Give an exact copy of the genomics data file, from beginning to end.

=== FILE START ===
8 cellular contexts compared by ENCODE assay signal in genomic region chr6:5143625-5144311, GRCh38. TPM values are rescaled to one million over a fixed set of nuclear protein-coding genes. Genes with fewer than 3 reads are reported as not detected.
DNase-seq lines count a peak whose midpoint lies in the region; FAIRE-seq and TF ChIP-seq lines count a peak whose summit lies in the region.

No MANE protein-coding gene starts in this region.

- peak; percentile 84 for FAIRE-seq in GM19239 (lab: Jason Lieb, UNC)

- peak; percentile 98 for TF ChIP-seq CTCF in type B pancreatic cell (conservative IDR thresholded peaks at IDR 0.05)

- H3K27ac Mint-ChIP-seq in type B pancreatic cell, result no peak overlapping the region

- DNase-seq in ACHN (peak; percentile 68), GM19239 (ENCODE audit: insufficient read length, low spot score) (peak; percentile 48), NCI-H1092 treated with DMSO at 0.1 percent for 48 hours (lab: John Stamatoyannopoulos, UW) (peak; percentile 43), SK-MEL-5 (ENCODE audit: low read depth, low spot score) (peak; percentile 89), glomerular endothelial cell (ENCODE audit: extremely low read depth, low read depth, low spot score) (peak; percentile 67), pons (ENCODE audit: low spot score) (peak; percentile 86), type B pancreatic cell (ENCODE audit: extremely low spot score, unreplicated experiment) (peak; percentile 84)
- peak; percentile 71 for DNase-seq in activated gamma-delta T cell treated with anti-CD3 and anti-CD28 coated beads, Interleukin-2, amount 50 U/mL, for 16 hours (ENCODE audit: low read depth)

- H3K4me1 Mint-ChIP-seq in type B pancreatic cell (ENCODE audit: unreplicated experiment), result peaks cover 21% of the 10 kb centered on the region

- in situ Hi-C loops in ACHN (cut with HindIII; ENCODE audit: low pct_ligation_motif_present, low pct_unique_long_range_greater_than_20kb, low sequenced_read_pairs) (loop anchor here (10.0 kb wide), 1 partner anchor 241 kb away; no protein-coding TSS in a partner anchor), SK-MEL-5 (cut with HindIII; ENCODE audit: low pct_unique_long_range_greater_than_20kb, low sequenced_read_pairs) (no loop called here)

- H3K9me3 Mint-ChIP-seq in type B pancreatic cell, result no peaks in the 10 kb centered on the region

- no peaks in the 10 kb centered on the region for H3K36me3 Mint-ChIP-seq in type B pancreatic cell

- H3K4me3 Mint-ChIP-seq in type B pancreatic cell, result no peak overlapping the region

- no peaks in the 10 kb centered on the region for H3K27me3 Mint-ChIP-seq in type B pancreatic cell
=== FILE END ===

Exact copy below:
8 cellular contexts compared by ENCODE assay signal in genomic region chr6:5143625-5144311, GRCh38. TPM values are rescaled to one million over a fixed set of nuclear protein-coding genes. Genes with fewer than 3 reads are reported as not detected.
DNase-seq lines count a peak whose midpoint lies in the region; FAIRE-seq and TF ChIP-seq lines count a peak whose summit lies in the region.

No MANE protein-coding gene starts in this region.

- peak; percentile 84 for FAIRE-seq in GM19239 (lab: Jason Lieb, UNC)

- peak; percentile 98 for TF ChIP-seq CTCF in type B pancreatic cell (conservative IDR thresholded peaks at IDR 0.05)

- H3K27ac Mint-ChIP-seq in type B pancreatic cell, result no peak overlapping the region

- DNase-seq in ACHN (peak; percentile 68), GM19239 (ENCODE audit: insufficient read length, low spot score) (peak; percentile 48), NCI-H1092 treated with DMSO at 0.1 percent for 48 hours (lab: John Stamatoyannopoulos, UW) (peak; percentile 43), SK-MEL-5 (ENCODE audit: low read depth, low spot score) (peak; percentile 89), glomerular endothelial cell (ENCODE audit: extremely low read depth, low read depth, low spot score) (peak; percentile 67), pons (ENCODE audit: low spot score) (peak; percentile 86), type B pancreatic cell (ENCODE audit: extremely low spot score, unreplicated experiment) (peak; percentile 84)
- peak; percentile 71 for DNase-seq in activated gamma-delta T cell treated with anti-CD3 and anti-CD28 coated beads, Interleukin-2, amount 50 U/mL, for 16 hours (ENCODE audit: low read depth)

- H3K4me1 Mint-ChIP-seq in type B pancreatic cell (ENCODE audit: unreplicated experiment), result peaks cover 21% of the 10 kb centered on the region

- in situ Hi-C loops in ACHN (cut with HindIII; ENCODE audit: low pct_ligation_motif_present, low pct_unique_long_range_greater_than_20kb, low sequenced_read_pairs) (loop anchor here (10.0 kb wide), 1 partner anchor 241 kb away; no protein-coding TSS in a partner anchor), SK-MEL-5 (cut with HindIII; ENCODE audit: low pct_unique_long_range_greater_than_20kb, low sequenced_read_pairs) (no loop called here)

- H3K9me3 Mint-ChIP-seq in type B pancreatic cell, result no peaks in the 10 kb centered on the region

- no peaks in the 10 kb centered on the region for H3K36me3 Mint-ChIP-seq in type B pancreatic cell

- H3K4me3 Mint-ChIP-seq in type B pancreatic cell, result no peak overlapping the region

- no peaks in the 10 kb centered on the region for H3K27me3 Mint-ChIP-seq in type B pancreatic cell